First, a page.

In a number of comments on various posts here over the last year or so, and asides in main posts, I have discussed my conclusion that there is an organised mechanism, akin to a public relations firm, which is generating the “narrative” that seems to occupy the minds of the legacy media and politicians associated with them at any given moment. I have no concrete evidence to back up this belief, but the existence of JournoList between 2007 and 2010 (which was shut down after its public exposure) indicates that prominent media figures are interested in and willing to co-ordinate their efforts in favour of the causes they advocate.
My conviction that the narrative of the moment is actively manufactured, disseminated among top-level figures in the media and “progressive” politics, and then passed down through the ranks by a mechanism akin to an old-time “phone tree” (in which most of the ultimate recipients are unaware of the origin of the themes and specific phrases they parrot), is that the way each new obsession simultaneously appears within hours to days on the lips and in the printed works of hundreds of supposedly independent players simply doesn’t fit the model of the organic diffusion of information. Further, when precisely the same phrases are used by widely-separated speakers, and a neatly packaged interpretation of an unexpected event is presented a day or two after it happens, that doesn’t look like a bottom-up process. And finally, when you observe this phenomenon again and again, with precisely the same pattern, that reinforces the suspicion that something is going on to make it happen. As Ian Fleming had his supervillain Auric Goldfinger say, “Once is happenstance. Twice is coincidence. The third time it’s enemy action.”... [Read More]
There was an article at Fox News about an extremely rare dime. I just naturally thought it was about me but it turns out that dime was actually one of twenty and old. Clearly I would fetch a different price at auction.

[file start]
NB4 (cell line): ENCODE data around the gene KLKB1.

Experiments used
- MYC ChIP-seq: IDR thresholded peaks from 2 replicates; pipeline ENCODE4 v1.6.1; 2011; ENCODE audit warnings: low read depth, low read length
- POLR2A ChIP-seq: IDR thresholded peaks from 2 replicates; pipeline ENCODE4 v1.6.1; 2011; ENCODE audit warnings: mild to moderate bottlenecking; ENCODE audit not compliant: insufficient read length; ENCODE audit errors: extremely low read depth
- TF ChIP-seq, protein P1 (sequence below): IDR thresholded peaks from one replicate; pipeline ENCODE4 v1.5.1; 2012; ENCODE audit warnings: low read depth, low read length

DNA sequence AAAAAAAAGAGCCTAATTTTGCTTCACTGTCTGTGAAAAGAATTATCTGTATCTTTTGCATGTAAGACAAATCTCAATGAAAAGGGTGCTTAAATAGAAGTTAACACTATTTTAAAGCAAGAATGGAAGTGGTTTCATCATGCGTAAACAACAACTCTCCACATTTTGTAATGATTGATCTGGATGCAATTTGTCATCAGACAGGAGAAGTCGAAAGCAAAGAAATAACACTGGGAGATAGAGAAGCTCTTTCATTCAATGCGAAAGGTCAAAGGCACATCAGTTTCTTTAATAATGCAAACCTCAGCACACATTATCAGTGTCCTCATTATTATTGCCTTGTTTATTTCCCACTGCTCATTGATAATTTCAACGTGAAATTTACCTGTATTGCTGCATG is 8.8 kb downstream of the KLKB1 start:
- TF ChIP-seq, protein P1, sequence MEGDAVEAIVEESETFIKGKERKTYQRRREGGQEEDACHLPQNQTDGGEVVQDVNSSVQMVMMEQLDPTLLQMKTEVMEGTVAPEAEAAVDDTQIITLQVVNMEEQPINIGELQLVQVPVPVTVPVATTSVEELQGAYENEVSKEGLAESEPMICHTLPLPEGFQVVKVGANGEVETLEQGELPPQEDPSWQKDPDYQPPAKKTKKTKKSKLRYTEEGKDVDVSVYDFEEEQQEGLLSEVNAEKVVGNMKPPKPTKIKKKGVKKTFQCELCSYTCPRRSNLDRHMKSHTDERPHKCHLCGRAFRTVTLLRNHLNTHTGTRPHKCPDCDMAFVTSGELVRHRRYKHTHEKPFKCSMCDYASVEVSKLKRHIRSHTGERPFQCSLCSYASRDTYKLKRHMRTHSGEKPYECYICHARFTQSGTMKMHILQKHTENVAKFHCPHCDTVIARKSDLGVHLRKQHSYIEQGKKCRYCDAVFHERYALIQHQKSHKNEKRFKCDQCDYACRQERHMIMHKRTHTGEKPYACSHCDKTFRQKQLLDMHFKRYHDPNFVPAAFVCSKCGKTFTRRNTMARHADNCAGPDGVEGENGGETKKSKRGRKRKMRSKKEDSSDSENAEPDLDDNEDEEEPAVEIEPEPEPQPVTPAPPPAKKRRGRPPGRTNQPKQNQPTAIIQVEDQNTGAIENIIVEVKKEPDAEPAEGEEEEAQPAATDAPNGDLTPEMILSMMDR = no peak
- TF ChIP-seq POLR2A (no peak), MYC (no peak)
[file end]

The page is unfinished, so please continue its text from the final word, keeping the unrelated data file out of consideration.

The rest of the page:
I have just made a change in the configuration of extract generation when posts are displayed in what WordPress calls an “archive”. This includes posts displayed when you select:
All posts by a member
Posts from a specified month and year
Posts in a category
Posts with a given tag
Previously, these showed the full text of the selected posts, regardless of their length, unlike posts shown on the home page or in search results, where only the excerpt was shown if the post was longer than two paragraphs and you could read the balance by clicking a “Read More” link.... [Read More]
Stalin said, “The writer is the engineer of the human soul.” One of the characters in the film The Lives of Others slightly misquotes Stalin to include all artists as engineers of the human soul. It seems that Stalin was a few decades ahead of Andrew Breitbart’s politics is downstream from culture. Totalitarians know their stuff.
This is not a movie review but I do recommend this film. It’s about the Stasi in East Germany, set a few years before the fall of the Berlin Wall. It’s in German with subtitles, streaming on Netflix. I enjoyed this joke from the movie:... [Read More]
In these times of frenzy, whimsey and complete lack of serious thought by our betters, a serious person who takes responsibility and soldiers on despite regret for being so stupid in such an age, must decompress now and then.
The Red Headed Irish Wisecracker and I paid a visit to the northern grandchildren last weekend, and decided to do a minimum vacation on the drive home. We drove the circuit at Mount Rainer National Park , stayed at a friendly motel off the interstate and then paid a long overdue visit to Mount Saint Helens.... [Read More]
PLEASE, Don’t blurt out the answer if you know, a few of you may know. I’ve had this for a long time and used it a few times. It’s made in the good old USA and I strongly doubt that they are still being made.... [Read More]
Note: Ratburger friends, I will have to post pictures soon.
Summer in Northwest Montana goes by in a blur. One breezy, sparkling day, a season I call “late spring” emerges out of the weeks of rain, mud, fog, and false starts. I’m ogling the blossomy landscaping at our McDonald’s drive-through and thinking that this must be the prettiest corner of the prettiest region in the US. We’ve arrived, and I vow to hold on to each day so that the months don’t flip by quite so quickly. But then after just a couple family visits, an out-of-town trip, several smoky days we hope will go away, and some weeks of tourist-packed traffic, we’re suddenly back to new teacher training at my job. And then I see the back-to-school supplies at WalMart. And finally—the death knell for summer—come the first crimson leaves that signal we’re about to enter that other season, that one that is unpredictably glorious, and we hope long, but always the gateway into weeks of bleak indoor weather.... [Read More]